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Dan Webster reviews "Passages"

Film still of Franz Rogowski and Ben Whishaw in Passages (2023).
Passages, KNM/SBS Productions & Distribution, 2023.
Film still of Franz Rogowski and Ben Whishaw in Passages (2023).


Near the end of Passages, a film directed and co-written by the American filmmaker Ira Sachs, a door slams so solidly that it serves as an actual punctuation to the scene in which it occurs. And since it precedes an emotional meltdown portrayed by the movie’s protagonist, and actually elicits that meltdown, it could be seen as a climactic statement for the film itself.

That character is Tomas (played by the German actor Franz Rogowski), a supremely self-centered man who treats a pair of intimate relationships as if they were peopled by the actors in one of his films. It is during the shooting a scene in a film that Tomas is directing, in fact, that we first get a glimpse both of how he approaches his art and what he demands of those involved in it.

Insisting that an actor not just walk down a staircase but walk down as if he actually has a desire to, Tomas becomes increasingly emphatic that the scene play out exactly the way he wants. His problem, it turns out, is that—in real life, if not in art—he can’t tell the difference between his own selfish fantasies and the emotional needs of others; can’t tell or, more likely, doesn’t care to.

One of his intimate partners is Martin (played by the English actor Ben Whishaw), a mild-mannered printer with whom Tomas has had a longtime, live-in relationship. It’s clear from the beginning, though, that Tomas doesn’t cater to anything, not to mention anyone, other than his own wishes. When they meet up in a club, for example, and Martin doesn’t want to dance to the pulsating music that fills the place, Tomas doesn’t hesitate to take up with Agathe (played by the French actress Adèle Exarchopoulos).

And when Martin does finally join in, the stage has been set: Agathe, who has just exited a relationship with a man who shows signs of neediness, now stands squarely in Tomas’ sights. She seems to be thinking that this is a man who knows what he wants. But what exactly does he want? It seems pretty much everything. Because after the first night he spends with Agathe, Tomas returns to the apartment he shares with Martin and announces, even seemingly to the point of excitement, that he has slept with a woman.

And he insists that Martin—who obviously has endured such torments before—listen to him talk about the experience. To his credit, Martin—patiently, though he’s obviously hurt—shuts Tomas off by saying, on his way out of the apartment, that this always happens when Tomas finishes a film. And, basically, that he’ll get over it. Ah, but will he this time?

Pretty soon Tomas and Agathe are involved, and all too soon afterward Tomas is professing his love for Agathe. Which begins a musical-chairs kind of situation with Tomas leaving Martin and moving in with Agathe but—shades of Brokeback Mountain—never able to quit the man who knows him better than anyone, and yet who loves him in spite of it… until he no longer can.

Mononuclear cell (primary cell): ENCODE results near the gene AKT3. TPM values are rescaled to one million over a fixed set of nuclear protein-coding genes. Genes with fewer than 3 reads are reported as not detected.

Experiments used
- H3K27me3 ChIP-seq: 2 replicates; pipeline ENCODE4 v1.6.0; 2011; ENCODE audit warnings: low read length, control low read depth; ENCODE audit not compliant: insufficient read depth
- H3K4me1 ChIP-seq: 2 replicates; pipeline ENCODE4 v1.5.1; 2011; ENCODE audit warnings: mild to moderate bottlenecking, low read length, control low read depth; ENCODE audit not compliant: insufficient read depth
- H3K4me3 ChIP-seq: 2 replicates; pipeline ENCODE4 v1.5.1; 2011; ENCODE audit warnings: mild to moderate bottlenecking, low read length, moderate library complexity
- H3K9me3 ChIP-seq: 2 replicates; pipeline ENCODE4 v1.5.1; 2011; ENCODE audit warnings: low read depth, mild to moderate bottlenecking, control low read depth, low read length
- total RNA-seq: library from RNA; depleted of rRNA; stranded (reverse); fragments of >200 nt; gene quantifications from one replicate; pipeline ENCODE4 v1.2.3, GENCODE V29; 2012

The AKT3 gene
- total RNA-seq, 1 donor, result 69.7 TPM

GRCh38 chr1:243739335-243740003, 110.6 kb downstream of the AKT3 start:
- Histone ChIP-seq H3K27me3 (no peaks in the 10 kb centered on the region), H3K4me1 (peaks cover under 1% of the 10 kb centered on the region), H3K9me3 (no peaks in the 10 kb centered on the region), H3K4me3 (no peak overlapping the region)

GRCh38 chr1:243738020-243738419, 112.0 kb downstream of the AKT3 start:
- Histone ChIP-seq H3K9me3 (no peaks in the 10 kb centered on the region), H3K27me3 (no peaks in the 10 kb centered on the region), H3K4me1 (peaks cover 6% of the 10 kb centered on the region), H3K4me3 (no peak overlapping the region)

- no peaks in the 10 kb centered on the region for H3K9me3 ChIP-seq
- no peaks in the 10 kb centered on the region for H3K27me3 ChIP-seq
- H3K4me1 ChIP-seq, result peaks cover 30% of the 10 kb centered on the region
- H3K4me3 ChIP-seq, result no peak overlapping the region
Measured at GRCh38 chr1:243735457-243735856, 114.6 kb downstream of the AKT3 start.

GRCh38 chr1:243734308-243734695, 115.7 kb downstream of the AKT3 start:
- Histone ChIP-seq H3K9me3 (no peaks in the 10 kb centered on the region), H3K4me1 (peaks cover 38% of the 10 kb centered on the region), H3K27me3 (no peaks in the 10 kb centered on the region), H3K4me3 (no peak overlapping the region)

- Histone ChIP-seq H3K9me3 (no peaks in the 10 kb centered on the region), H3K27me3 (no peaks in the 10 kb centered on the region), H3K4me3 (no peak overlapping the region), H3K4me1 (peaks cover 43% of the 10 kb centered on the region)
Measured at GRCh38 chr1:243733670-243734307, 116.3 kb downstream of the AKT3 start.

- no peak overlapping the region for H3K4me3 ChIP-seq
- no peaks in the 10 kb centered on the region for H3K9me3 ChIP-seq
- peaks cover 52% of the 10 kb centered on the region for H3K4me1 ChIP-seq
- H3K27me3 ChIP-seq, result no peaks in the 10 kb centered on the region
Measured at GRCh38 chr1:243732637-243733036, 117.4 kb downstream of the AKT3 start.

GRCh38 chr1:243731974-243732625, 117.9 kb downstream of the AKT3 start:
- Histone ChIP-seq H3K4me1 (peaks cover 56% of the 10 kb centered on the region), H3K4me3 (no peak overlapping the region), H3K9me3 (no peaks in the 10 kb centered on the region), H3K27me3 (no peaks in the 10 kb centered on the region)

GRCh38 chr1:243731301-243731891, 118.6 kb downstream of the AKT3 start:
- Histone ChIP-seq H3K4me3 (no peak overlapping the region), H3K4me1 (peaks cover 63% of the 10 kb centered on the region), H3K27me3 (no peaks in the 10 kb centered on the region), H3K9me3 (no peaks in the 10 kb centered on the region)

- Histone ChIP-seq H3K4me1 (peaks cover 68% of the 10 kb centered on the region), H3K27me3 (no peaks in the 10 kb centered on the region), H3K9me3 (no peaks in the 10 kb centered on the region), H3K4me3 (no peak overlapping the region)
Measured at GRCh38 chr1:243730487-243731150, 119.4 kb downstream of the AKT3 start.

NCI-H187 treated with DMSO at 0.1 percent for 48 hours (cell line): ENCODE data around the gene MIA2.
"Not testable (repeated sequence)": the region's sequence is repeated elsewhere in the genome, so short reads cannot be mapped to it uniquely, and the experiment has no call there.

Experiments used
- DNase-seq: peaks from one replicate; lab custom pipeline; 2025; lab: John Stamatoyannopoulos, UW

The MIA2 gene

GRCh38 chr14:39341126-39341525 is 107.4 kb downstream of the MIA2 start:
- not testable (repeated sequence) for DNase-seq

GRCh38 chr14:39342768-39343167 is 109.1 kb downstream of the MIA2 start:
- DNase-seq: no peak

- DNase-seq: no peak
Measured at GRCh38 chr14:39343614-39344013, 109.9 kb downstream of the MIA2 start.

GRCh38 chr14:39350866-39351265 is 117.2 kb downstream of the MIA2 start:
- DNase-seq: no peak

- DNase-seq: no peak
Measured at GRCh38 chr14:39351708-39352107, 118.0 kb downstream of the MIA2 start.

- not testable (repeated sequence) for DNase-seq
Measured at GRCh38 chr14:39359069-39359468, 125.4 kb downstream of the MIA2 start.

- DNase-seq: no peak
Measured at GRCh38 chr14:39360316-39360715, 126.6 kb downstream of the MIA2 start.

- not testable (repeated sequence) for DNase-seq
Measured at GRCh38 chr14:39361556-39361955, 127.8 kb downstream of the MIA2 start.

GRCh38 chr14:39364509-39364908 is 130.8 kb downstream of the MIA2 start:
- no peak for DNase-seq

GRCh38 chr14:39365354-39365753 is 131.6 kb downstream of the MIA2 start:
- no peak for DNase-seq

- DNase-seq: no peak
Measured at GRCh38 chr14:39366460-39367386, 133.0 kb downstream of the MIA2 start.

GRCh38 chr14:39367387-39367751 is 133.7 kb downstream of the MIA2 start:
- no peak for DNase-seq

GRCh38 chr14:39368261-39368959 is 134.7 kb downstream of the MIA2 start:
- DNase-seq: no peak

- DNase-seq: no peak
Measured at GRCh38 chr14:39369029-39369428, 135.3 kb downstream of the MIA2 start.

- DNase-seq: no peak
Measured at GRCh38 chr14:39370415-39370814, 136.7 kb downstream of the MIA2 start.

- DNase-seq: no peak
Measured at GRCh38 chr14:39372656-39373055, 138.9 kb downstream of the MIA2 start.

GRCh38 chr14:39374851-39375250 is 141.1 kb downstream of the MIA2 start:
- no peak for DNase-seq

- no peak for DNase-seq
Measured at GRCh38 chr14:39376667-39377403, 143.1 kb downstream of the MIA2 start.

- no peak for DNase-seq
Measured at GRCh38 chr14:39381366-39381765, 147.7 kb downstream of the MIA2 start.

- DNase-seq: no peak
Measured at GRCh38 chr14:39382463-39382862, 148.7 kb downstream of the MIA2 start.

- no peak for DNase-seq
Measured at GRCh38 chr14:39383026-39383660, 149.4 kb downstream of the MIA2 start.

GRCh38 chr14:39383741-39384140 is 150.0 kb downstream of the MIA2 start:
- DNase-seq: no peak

The question that Sachs never openly addresses is: why should we, the audience, care? Our sympathies can certainly be directed toward Martin. They can even be directed toward Agathe, who unwittingly falls for what she thinks she sees in Tomas. But Tomas himself? What value is there in witnessing the dissolution of someone’s life, even the life of someone who deserves it?

It’s not as if other movies haven’t revolved around loathsome or troubled characters. The genre of film noir was built around the kind of social outcasts who so desperately want something—money or love, and often both—that they get caught up in horrendous offenses and suffer, in the end, the loss of everything. But besides several scenes of raw, graphic sex, all Passages focuses on is a character whose desperation has no larger cultural import. He’s merely a self-serving specimen of personal privilege.

What works in Passages are the performances, especially those of Whishaw and Rogowski. Exarchopoulos isn’t given much to do, though her Agathe does eventually wake up to her own sense of self. Whishaw, who has starred in everything from Bond films (No Time to Die) to Disney musicals (Mary Poppins Returns), gives Martin just the right air of tentative yearning, until he, too, comes to realize his own inherent strength.

It is Tomas, though, around whom the film revolves. And while Rogowski has that ineffable screen quality of being impossible not to watch, what we’re forced to watch is a narcissist ultimately drowning in a pool of his own tears.

For Spokane Public Radio, I’m Dan Webster.


Movies 101 host Dan Webster is a senior film critic for Spokane Public Radio and a blogger for

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  • On this week’s show, Dan Webster, Nathan Weinbender, and Mary Pat Treuthart will be discussing a pair of films that focus on characters who, through their actions, create their own hellish personal landscapes. First up is “Passages,” a film featuring a movie director who can’t control his emotions, followed by the 20th-anniversary release of Chan-wook Park’s “Oldboy,” a film that gives new meaning to the notion of long-simmering revenge.